Near-Earth objects and close calls

Mari

The Living Force
FOTCM Member
I just watched the SOTT summary and, boy, to me it looked like a serious increase in meteor fireballs reported.

And they look more bright and flashy than a few months back - so that would mean that they are bigger...
Ok, we were (still are) in the meteor showers so I have to take that into consideration as well.

Then I went to count, so I counted reports of fireballs from SOTT summaries:
June 6
July 10
Aug 12
Sep 7
Oct 12
Nov 29 --> if I counted correctly in the video, other numbers I took from the SOTT sheet.

Note that there weren´t so many reports of fireballs during Perseids' shower in summer compared to now November Leonids, combined with "reactivated" Andromedids...
 

Laurentien2

The Living Force
FOTCM Member
I just watched the SOTT summary and, boy, to me it looked like a serious increase in meteor fireballs reported.

And they look more bright and flashy than a few months back - so that would mean that they are bigger...
Ok, we were (still are) in the meteor showers so I have to take that into consideration as well.

Then I went to count, so I counted reports of fireballs from SOTT summaries:
June 6
July 10
Aug 12
Sep 7
Oct 12
Nov 29 --> if I counted correctly in the video, other numbers I took from the SOTT sheet.

Note that there weren´t so many reports of fireballs during Perseids' shower in summer compared to now November Leonids, combined with "reactivated" Andromedids...

No wonder why the they are reactivating the cold war and all the theater about potential conflic. They know what is coming and they hope they can hide it. Hubris. When I say they, I mean all of them, including Russia. Soon a cold war won't be enough, they will need a hot war and they know it. Let take a seat and enjoy the last chapter. Not much else we can do anyway.
 

Chad

SuperModerator
Moderator
FOTCM Member
I just watched the SOTT summary and, boy, to me it looked like a serious increase in meteor fireballs reported.

And they look more bright and flashy than a few months back - so that would mean that they are bigger...
Ok, we were (still are) in the meteor showers so I have to take that into consideration as well.

Then I went to count, so I counted reports of fireballs from SOTT summaries:
June 6
July 10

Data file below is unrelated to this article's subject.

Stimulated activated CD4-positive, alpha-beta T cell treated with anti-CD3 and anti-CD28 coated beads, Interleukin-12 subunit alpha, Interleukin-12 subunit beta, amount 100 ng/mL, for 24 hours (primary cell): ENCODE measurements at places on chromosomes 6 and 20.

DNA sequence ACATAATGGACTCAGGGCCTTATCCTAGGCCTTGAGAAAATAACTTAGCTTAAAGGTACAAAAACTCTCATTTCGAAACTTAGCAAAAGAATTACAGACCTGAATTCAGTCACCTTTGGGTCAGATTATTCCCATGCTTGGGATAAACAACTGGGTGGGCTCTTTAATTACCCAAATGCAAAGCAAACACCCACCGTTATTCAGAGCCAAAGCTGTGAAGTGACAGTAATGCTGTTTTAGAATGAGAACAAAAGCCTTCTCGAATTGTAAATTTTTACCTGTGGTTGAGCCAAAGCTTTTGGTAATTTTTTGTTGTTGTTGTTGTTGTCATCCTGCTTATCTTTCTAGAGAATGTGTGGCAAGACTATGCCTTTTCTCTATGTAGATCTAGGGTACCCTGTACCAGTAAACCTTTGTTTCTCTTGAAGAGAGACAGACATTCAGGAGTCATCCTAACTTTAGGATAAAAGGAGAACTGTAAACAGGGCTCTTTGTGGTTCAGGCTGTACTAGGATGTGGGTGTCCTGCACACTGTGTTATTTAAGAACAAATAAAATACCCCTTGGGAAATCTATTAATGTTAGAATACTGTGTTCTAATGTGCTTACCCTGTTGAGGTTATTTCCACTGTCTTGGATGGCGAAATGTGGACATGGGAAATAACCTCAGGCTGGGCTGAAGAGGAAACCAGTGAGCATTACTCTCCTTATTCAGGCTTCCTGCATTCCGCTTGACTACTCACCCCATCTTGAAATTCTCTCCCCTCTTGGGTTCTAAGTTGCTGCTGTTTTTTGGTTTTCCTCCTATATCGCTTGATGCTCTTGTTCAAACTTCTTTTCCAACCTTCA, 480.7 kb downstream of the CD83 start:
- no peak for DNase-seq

Aug 12
Sep 7
Oct 12
Nov 29 --> if I counted correctly in the video, other numbers I took from the SOTT sheet.

Note that there weren´t so many reports of fireballs during Perseids' shower in summer compared to now November Leonids, combined with "reactivated" Andromedids...

To my knowledge, what appears in the SOTT summaries is a selection of the phenomena that has occurred each month, and of those that have video (sometimes photographic) documentation. It's not necessarily all of the events that occurred, whether that be fireballs, floods, or whatever. This month's summary did feature more fireball footage, but that doesn't mean the month had more fireballs than others; if that's what you meant by the above?

SOTT's Fire In The Sky section is kept well up to date, but even that doesn't have every fireball event either.

For a more accurate tracker of fireball events, some members have been trawling through the data and kindly providing us with a summary, broken down by year, month, and so on, and i believe the most recent one (minus Japan's data which came out later) is from 2020, and it can be found at this link.

Here's a snippet from what i believe is the most recent post:

Now we are on earth itself! Note: The 2020 Data for Japan is not published yet (when we are lucky in will be available in March/April). So those two charts/graphs haven't been updated yet (but will be, as soon as the data is available). Other than that: 2020 is another all-time record year! This time in all departments except the number of reports!

All Data and Graphs (Moons, NEOs, NEAs, NECs, PHAs, Fireballs etc)

D = Earth Impact: Fireballs

Graph "12 = USA: Reported vs. Confirmed Fireballs from the American Meteor Society":
1639221415509.png
View attachment 41533

{snip}
 

Mari

The Living Force
FOTCM Member

Comet Leonard, the brightest of the year, is fading and acting strange​


Astronomers first spotted what's been dubbed Comet Leonard in January 2021, and soon skywatchers were eagerly anticipating December and January, when the comet was due to pass by first Earth, then the sun. But by late November, observers noticed something strange. The comet should be getting brighter as it approaches the sun — and it is, but apparently only because it's getting closer to Earth, not because it's becoming inherently brighter.